Five things we learnt from Rishi Sunak’s Spending Review
Rishi Sunak laid bare the state of the public finances as he set out the Spending Review to the Commons.
Here are five things we learnt from the Chancellor’s statement.
Finances face a chill wind
Mr Sunak painted a grim picture of the public purse as he told MPs the economic emergency caused by the pandemic has only just begun and there will be “long-term scarring”.
He said the Office for Budget Responsibility (OBR) did not expect the economy to return to its pre-crisis levels until the end of 2022 and the damage was likely to last.
The budget watchdog’s forecast expects Gross Domestic Product (GDP) – the total value of all goods and services in the UK – to shrink by 11.3% next year – the largest annual fall since the Great Frost of 1709 when much of Europe was hit by a bitter cold spell.
The Chancellor said underlying debt would continue rising, reaching 97.5% of GDP by 2025-26, but he stressed that “the costs of inaction would have been far higher”.
What about Brexit?
Mr Sunak did not once mention the B-word in his almost 3,000 word-long statement.
But with just 37 days to go until the end of the transition period, Brexit did feature heavily in the OBR’s report.
It forecast that, even with a free trade deal with the European Union, there would be a “4% long-run loss of output”.
A no-deal would lead to a further 2% drop, a move that would also have an impact on employment and consumer prices, it suggested.
No laughing matter
Budgets are usually riddled with terrible jokes and chancellors are permitted to drink alcohol during their speech.
Though this was a Spending Review, there is usually room for a political pun or two – but Mr Sunak decided to leave the jokes at the door.
The last such review in 2015 had more light-hearted moments, the most infamous of which came from the opposition benches when then-shadow chancellor John McDonnell brandished a copy of Chairman Mao’s Little Red Book.
The veteran left-winger seemed to be trying to make a joke about the Government’s courting of Chinese investment, but it left many on the Labour benches cringing.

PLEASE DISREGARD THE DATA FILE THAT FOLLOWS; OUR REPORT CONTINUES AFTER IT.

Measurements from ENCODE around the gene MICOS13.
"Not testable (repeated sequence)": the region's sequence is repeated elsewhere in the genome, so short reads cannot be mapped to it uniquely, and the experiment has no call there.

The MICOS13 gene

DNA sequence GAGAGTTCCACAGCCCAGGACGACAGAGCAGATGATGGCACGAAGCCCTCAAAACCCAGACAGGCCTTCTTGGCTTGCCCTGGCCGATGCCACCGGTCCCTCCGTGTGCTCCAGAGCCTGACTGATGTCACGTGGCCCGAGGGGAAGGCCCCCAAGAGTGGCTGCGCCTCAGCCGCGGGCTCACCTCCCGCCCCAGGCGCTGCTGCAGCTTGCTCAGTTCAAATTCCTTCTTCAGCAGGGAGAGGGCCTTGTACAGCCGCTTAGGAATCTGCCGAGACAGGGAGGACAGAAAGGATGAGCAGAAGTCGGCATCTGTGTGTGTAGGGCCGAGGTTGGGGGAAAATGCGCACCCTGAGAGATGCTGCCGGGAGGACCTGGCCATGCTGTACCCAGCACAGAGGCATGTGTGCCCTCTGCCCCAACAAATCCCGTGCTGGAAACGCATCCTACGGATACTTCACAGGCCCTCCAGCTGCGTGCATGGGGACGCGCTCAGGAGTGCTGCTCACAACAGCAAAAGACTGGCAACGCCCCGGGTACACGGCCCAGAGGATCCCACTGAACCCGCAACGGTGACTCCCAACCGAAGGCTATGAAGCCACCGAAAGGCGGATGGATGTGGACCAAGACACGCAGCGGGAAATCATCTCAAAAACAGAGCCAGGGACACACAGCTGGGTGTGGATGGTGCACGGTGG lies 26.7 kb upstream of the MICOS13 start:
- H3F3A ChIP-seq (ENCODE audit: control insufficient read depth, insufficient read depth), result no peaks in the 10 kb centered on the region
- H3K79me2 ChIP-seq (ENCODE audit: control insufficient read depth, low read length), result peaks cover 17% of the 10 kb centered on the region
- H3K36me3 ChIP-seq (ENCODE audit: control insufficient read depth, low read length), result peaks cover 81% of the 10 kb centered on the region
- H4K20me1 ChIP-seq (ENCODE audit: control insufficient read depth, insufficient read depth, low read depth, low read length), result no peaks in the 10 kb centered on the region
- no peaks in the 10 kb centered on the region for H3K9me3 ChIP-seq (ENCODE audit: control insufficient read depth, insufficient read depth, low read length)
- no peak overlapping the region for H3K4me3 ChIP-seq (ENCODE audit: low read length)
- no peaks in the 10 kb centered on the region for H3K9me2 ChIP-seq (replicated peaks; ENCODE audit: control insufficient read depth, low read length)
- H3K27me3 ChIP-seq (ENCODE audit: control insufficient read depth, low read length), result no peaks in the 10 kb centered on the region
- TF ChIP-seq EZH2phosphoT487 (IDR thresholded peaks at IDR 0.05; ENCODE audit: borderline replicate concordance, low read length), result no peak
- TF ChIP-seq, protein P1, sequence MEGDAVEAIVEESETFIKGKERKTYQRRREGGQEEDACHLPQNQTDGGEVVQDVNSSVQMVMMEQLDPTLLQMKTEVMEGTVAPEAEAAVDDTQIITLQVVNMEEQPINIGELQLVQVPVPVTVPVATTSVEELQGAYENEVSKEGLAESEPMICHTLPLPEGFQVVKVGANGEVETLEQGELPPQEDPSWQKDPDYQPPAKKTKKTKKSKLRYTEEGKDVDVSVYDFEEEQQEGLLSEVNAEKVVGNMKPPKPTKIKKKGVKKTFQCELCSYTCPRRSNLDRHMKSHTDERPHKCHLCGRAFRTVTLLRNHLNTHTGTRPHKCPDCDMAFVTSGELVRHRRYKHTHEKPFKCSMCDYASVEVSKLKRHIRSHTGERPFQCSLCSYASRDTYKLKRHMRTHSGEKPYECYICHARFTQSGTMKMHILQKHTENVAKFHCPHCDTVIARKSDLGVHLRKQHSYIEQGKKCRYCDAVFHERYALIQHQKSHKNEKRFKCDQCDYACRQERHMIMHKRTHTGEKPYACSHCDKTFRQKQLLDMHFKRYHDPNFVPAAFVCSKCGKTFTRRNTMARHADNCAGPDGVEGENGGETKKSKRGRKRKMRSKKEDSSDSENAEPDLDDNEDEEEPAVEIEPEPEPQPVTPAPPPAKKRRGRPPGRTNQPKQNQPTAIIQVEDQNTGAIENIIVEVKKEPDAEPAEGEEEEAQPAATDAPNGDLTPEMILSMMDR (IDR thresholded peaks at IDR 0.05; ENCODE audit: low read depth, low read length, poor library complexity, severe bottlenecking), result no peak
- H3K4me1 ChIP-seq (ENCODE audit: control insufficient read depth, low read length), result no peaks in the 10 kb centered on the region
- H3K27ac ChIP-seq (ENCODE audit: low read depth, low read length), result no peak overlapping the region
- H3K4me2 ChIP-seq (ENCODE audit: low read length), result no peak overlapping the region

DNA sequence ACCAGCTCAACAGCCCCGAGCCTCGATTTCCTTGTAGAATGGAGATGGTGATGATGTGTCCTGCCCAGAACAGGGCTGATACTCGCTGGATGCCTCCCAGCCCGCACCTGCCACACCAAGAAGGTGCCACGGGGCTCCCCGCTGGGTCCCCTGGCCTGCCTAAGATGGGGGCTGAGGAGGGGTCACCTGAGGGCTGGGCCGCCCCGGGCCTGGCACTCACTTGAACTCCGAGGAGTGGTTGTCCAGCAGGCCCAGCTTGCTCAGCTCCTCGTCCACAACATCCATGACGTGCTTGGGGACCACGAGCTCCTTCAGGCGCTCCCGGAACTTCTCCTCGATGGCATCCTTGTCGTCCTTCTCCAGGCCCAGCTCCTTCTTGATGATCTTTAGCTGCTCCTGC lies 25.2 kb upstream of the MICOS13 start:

Was Sunak pitching for top job?
The Chancellor ended the Spending Review with his vision for every person in the country to get the chance to meet their potential.
It was an unusual ending to a statement that had been very number-focused, prompting speculation from Westminster watchers that Mr Sunak may have been subtly setting out his pitch to be the next PM.
He said: “We in government can set the direction, better schools, more homes, stronger defence, safer streets, green energy, technological development, improved rail, enhanced roads, all investments that will create jobs and give every person in this country the chance to meet their potential.
“But it is the individual, the family and the community that must become stronger, healthier and happier as a result.”
Even the Speaker can fluff his lines
Sir Lindsay Hoyle is usually the one correcting MPs for slipping up, but at the start of the statement on Wednesday it was him who made a mistake.
The Commons Speaker took to his feet for a bit of housekeeping before introducing the Chancellor, but he read from the wrong script.
Sir Lindsay accidentally re-announced lines that he had only moments earlier delivered at the end of Prime Minister’s Questions, before realising his mistake.
He then, as intended, pointed out that a British Sign Language interpretation of the statement would be available to watch online.